Skepticism

Rachel Dolezal Roundup

Over the last couple of weeks Rachel Dolezal has been taking up far too much real estate in the public mind. She has been labeled “transracial” and compared with Caitlyn Jenner, as well as used as a “gotcha” by those who oppose trans rights.

As someone who is not black or trans I am not in a qualified position to add much to this discussion, but it would be a huge oversight for Skepchick not to make mention of the issue since it’s relevant to many of our interests. Here’s a roundup of some of the most insightful, relevant, and useful articles on the issue to give you the low down on the important distinctions between race and gender, and why the comparison to Caitlyn Jenner is one that trans folks are not often appreciative of.

At Slate, Vanessa Vitiello Urquhart discusses why the comparison between race and gender isn’t very helpful. She may be overstating how certain we are of biological and genetic components of gender and sex, but the article is a nice overview to relevant points.

 

As many people have stated, transracial is a word and a thing, but it has nothing to do with identifying with a different race. It’s used to reference adoptions with parents and children of different races. This article from Lisa Marie Rollins, a transracial adoptee, quickly rips up the idea that anyone can redefine the boundaries of race because that is a wholly privileged position. Black women can’t just choose to be treated differently, to escape their situation. It also has interesting thoughts on the language of gratitude as a way of keeping power int he hands of white people, as well as the use of appropriation for profit.

At Huffington Post there’s a surprisingly good article that reiterates the fact that you can’t pick and choose which parts of blackness you want to co opt: Dolezal got to avoid stigma and oppression in many ways, and at any time she could remove her costume to resume her place of privilege. Black people do not get to do that.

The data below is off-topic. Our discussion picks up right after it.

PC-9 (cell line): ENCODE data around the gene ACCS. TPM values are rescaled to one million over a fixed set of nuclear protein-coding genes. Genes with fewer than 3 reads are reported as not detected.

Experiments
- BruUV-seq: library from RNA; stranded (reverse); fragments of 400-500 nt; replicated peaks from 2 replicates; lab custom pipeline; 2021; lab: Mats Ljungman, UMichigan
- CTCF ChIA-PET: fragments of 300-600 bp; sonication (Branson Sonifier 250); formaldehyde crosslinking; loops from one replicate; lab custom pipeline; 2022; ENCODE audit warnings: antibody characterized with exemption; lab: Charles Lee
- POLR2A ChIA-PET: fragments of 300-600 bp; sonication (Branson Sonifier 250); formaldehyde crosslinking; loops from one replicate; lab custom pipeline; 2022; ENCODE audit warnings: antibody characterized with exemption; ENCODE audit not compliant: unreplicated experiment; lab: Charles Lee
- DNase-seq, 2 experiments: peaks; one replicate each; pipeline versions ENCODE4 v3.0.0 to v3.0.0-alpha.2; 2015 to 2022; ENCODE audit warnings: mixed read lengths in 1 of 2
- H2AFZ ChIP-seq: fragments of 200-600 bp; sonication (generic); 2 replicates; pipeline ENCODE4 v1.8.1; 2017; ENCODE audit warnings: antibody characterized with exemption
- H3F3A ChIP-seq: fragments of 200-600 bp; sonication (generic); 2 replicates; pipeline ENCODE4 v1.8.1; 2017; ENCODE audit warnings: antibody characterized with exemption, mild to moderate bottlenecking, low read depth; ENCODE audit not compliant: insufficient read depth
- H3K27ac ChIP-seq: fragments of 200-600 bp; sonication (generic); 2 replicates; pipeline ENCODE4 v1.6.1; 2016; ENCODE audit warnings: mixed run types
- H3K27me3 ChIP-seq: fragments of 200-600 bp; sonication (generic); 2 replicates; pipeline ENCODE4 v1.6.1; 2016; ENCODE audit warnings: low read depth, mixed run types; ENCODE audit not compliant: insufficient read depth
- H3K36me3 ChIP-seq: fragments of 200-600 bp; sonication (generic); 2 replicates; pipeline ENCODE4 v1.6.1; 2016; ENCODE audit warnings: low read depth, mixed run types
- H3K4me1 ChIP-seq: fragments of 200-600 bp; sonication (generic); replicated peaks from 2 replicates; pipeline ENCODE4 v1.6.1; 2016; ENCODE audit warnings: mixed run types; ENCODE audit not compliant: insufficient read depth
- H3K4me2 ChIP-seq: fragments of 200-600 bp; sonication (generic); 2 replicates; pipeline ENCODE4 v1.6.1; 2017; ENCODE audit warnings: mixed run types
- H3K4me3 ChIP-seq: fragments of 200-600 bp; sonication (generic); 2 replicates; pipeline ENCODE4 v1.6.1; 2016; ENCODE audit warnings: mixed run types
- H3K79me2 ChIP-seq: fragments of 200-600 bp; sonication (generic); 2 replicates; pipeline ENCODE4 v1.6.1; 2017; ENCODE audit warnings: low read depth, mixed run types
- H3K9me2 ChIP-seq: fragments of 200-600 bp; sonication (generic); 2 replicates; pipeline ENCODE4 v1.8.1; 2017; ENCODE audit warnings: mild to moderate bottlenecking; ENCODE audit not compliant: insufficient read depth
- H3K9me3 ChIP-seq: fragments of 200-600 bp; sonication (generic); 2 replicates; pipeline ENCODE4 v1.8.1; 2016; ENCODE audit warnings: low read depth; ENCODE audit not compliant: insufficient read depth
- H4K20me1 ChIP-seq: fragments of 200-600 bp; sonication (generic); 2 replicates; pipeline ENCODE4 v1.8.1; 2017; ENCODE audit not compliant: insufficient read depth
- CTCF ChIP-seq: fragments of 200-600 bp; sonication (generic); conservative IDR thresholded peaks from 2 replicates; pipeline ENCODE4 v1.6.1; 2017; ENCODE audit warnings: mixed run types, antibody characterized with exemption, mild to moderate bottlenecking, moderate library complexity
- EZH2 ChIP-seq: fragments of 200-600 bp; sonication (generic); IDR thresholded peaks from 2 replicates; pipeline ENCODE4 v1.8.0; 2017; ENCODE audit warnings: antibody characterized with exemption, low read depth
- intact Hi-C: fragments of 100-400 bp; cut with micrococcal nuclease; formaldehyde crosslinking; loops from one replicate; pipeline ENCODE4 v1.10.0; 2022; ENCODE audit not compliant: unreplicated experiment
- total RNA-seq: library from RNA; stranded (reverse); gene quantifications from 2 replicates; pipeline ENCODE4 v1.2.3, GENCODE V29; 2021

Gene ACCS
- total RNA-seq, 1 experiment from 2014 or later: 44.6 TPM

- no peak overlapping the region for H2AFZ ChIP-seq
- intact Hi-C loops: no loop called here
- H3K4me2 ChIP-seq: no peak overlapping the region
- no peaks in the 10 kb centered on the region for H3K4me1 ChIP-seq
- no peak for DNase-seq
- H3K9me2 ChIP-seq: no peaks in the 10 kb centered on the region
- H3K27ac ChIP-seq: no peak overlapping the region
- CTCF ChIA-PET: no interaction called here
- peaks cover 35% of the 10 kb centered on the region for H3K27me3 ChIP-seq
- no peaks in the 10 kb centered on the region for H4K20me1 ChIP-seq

The article also mentions passing, but points out that there are large and significant differences between passing and what Dolezal has chosen to do. Passing was not a question of being true to your identity but rather a question of survival, of finding ways to thrive in a hostile world. It came with huge losses, including family, history, tradition, and connection. There is no equivalent way for black people to identify as white.

 

At Everyday Feminism, Kat Blaque (a black trans woman) points out relevant differences between race and gender. Race is passed from parent to child, gender is not. Many of the privileges of being white are historical, they come from connections with others, the historical ability to own property, and built up wealth. Rachel got all those benefits and still benefits from them in ways that are inapplicable to trans people.

An important part of this story is that Rachel denied her past, denied ever being white, whereas trans individuals are not trying to deny that they were assigned a different gender at birth.

 

My Black Matters sums up the whole issue succinctly: “Gender is a learned behavior. Skin color is not.”

 

And finally, Libby Anne tackles the complex and awful family history of the Dolezals and how it relates to Christian homeschooling. Most importantly, she points out how this may all be a distraction that Dolezal’s parents are using to discredit their daughter in a sexual abuse case. Dolezal’s home life is indicative of larger race issues within the Christian homeschooling movement, particularly when it comes to transracial adoptions.

Olivia

Olivia

Olivia is a giant pile of nerd who tends to freak out about linguistic prescriptivism, gender roles, and discrimination against the mentally ill. By day she writes things for the Autism Society of Minnesota, and by night she writes things everywhere else. Check out her ongoing screeds against jerkbrains at www.taikonenfea.wordpress.com

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2 Comments

  1. June 21, 2015 at 4:13 pm —

    It’s like how so many ethnic studies professors don’t know what ‘indigenous’ means. In simple terms, being indigenous means your culture had its genesis in a particular place.

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